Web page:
A Dog’s Eye View: Learning the consequences | SteamboatToday.com

A Dog’s Eye View: Learning the consequences

Sandra Kruczek/For the Steamboat Today

Sandra Kruczek

"He knows better; he's just being stubborn!"

If I had a dime for every time I have heard this, well, you know the rest. Think about the times you have called your dog to come and he hesitates. He might stand still and look at you, and you think he is being stubborn. My question is, "How did you teach your dog to do that?"

Dogs are so good at reading our body language and are quick to learn the consequences of their actions. It's how they survive. Labels such as "stubborn" can get in the way of understanding the real problem. Dogs know what works for them from past experience.

We expect a lot of abstract thinking from our dogs. That's not to say they are not intelligent — they are. They are constantly amazing us with their ability to sort out situations and learn new things.

Here's a common scenario: You leave your dog loose in your house and go to work. When you come home, you find that he has chewed your expensive throw pillow. You are weary from your day, and this just puts the cap on it. You call your dog to you and take your frustration out on him. You scold him and perhaps abruptly put him outside in anger. What do you think your dog learned from this scenario?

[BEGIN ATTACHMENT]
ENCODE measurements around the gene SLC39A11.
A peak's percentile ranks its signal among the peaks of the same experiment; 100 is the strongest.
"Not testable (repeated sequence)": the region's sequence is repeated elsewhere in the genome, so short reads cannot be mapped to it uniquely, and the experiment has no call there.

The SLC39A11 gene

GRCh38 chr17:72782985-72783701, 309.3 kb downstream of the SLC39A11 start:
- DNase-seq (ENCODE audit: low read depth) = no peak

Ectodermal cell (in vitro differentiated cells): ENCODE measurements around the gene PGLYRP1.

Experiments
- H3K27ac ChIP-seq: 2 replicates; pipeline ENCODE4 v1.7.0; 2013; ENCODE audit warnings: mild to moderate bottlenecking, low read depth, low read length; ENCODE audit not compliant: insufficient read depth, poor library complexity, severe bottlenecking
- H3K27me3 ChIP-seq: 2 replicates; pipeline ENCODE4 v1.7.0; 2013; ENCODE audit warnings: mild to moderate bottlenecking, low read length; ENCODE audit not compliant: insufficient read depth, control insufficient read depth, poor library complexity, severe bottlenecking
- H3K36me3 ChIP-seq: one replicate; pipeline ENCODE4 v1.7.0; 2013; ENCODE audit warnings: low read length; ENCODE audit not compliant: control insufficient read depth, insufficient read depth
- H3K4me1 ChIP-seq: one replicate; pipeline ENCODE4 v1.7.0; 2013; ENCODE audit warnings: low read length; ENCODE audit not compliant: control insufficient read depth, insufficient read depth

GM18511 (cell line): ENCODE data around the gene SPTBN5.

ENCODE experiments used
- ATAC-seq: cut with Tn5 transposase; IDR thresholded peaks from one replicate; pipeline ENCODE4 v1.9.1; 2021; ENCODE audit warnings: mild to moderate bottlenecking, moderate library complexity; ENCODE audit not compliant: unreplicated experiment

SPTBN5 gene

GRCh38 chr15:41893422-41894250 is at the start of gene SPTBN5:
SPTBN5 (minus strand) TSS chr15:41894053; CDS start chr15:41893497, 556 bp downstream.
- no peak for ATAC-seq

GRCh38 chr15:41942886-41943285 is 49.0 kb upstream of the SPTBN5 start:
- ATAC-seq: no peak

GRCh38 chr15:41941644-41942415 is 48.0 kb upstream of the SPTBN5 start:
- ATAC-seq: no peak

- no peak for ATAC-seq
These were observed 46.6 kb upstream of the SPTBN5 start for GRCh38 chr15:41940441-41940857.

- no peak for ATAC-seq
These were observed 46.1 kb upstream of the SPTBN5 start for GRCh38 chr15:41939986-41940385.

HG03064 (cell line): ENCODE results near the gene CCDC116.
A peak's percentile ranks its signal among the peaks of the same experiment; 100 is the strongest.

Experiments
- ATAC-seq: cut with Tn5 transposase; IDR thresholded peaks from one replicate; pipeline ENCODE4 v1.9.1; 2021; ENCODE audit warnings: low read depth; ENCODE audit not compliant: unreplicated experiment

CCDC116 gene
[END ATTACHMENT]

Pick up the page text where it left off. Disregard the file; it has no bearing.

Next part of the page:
We know the length of time between an action and the understanding of the consequence is a matter of seconds for dogs. What you probably taught him is that when you walk through the door, he had better be wary. You might explode and come after him. The next time you come home and call him to come to you, he might stand back and look at you. He might be sizing you up to see what the consequence is going to be this time.

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Think about this scenario: Your dog is playing with another dog at the park. You haven't been there very long when you look at your watch and realize you might be late for an appointment. You call your dog to come to you, but he is having a great time. He has been cooped up all day and needs this playtime. You are getting upset and anxious because you have to get going, and he is not responding in the same way he has in the past when you've had more time. You finally get his attention. He comes toward you, and you grab his collar, snap on the leash and drag him off to the car in a huff. He will remember the consequence of coming toward you the next time you call him at the park.

Both of these scenarios might help us understand something about ourselves and how dogs learn. In the future, let's strive to think more carefully before we put a label on our wonderful companions.

Sandra Kruczek is a certified professional dog trainer with more than 25 years of experience. She is a teacher with Total Teamwork Training.